LAY OF THE LAND

The Fairy Stones – Burdale

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   The Fairy Stones are located in a valley at Burdale, 3 mile to the north of Fridaythorpe in East Yorkshire.

  The Fairy Stones are a group of large rocks sitting high up on the valley side. The valley itself is called Fairy Dale, and the Fairy Stones are the only visible rocks in that part of the valley. The stones are pieces of a weathered outcrop of a Breccia type rock, made up of chalk, limestone, and flint fragments, fused together.

  The fairy name of the stones and the dale point to this location being connected with the fairy folk in the past, however, any folklore about them appears to have been lost. The Fairy Stones name does appear on the first edition OS map (1854), and in his ‘East Yorkshire Folklore‘ John Nicholson notes that …

“The superstitious among men, in order to see their future love, would hie them to the fairy stones, at Burdale, and there, with the full moon brightly shining, at midnight, would see the one who should be all the world to them.” (Nicholson, 1890)

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Nothing new under the sun

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Argentina 35,000 BC                                                 Turkey 2023

  I was struck by the hand prints (above right) on a recent visit to Saklikent Gorge in southern Turkey. Visitors to the gorge have dipped their hands in muddy silt, and pressed them onto the rock face – leaving their mark at this impressive natural feature. Perhaps it was the location, but for some reason i found the hand prints fascinating, and they somehow resonated strongly with the images of ancient hand prints dating back tens of thousands of years. (above left).

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The Nafferton Fairy Stone (site of) – Driffield

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Nafferton Slack (east side)

  The Nafferton Fairy Stone originally stood alongside the road between Nafferton village and Driffield in East Yorkshire.

 In his book ‘East Yorkshire Folklore’, John Nicholson records …

About half way down the hill forming the eastern slope of Nafferton Slack, by the road-side, to prevent waggons leaving the roadway, stood a large stone, which was believed to have wonderful powers. At night, at certain seasons, it glowed like fire, sometimes it seemed but the portal of a well-lighted hall ; and one old stone-breaker declared he had heard wonderful music issuing therefrom, the like of which he had never heard before ; while on one occasion he had seen troops of gaily-dressed elfins repairing thither, some on foot and some in carriages, and they all went into this mysterious hall. The old man is dead, the stone is gone, and the fairies have departed.” (Nicholson, 1890).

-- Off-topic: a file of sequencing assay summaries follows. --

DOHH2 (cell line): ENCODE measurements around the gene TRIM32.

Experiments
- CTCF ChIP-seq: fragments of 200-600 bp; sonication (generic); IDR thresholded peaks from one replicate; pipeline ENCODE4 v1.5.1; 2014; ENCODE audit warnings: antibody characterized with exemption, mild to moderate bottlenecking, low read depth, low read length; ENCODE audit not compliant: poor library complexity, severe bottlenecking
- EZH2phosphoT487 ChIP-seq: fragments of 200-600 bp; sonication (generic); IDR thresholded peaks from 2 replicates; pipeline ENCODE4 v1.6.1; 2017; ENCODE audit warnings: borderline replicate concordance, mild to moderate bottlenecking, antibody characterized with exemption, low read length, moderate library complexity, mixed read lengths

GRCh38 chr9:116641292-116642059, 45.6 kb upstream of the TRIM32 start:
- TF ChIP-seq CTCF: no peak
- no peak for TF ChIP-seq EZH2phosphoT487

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The Ancient City of Myra – Turkey

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  The ruins of the ancient city of Myra are located in Demre, a town 60 miles south west of Antalya in southern Turkey.

  Around 2000 years ago Myra was one of the main cities in the state of Lycia in the Anatolia region of Turkey. The city later came under Greek and then Roman control, and ongoing excavations are revealing a glimpse of Myra as a culturally rich city.

  The city was already well established before 500 BC, when a Necropolis was built on the hillside above Myra. Elaborate tombs were carved into the rock, some in the form of temple facades, while others resemble the wooden fronts of Lycian houses. Carved figures of humans and animals are also present around the tombs entrances.

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The Barghest of Busky Dike Lane – Fewston

Busky-Dyke, the Busky-Dyke,
Ah! tread its path with care,
With silent step haste through its shade,
For “Bargest” wanders there!

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Barghest Black Dog (Artist -Jaime Sidor)

  In his ‘Yorkshire Legends and Traditions‘ (written in the late 1800’s) the Rev Thomas Parkinson mentions the Barghest of Busky Dike Lane – just to the west of Fewston village, 7 miles to the west of Harrogate.

  The Barghest was a supernatural creature capable of assuming different forms, but often appearing as a very large and menacing black dog with glowing eyes. The rev. Parkinson had spent his childhood at Crag Hall near Fewston, so he would have heard tales of local ghosts and spirits, but by the time he came to publish his book in 1888, the tradition of the Fewston Barghest had faded, and the area changed dramatically with the building of a reservoir in the Washburn valley.

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The Lay of the Land

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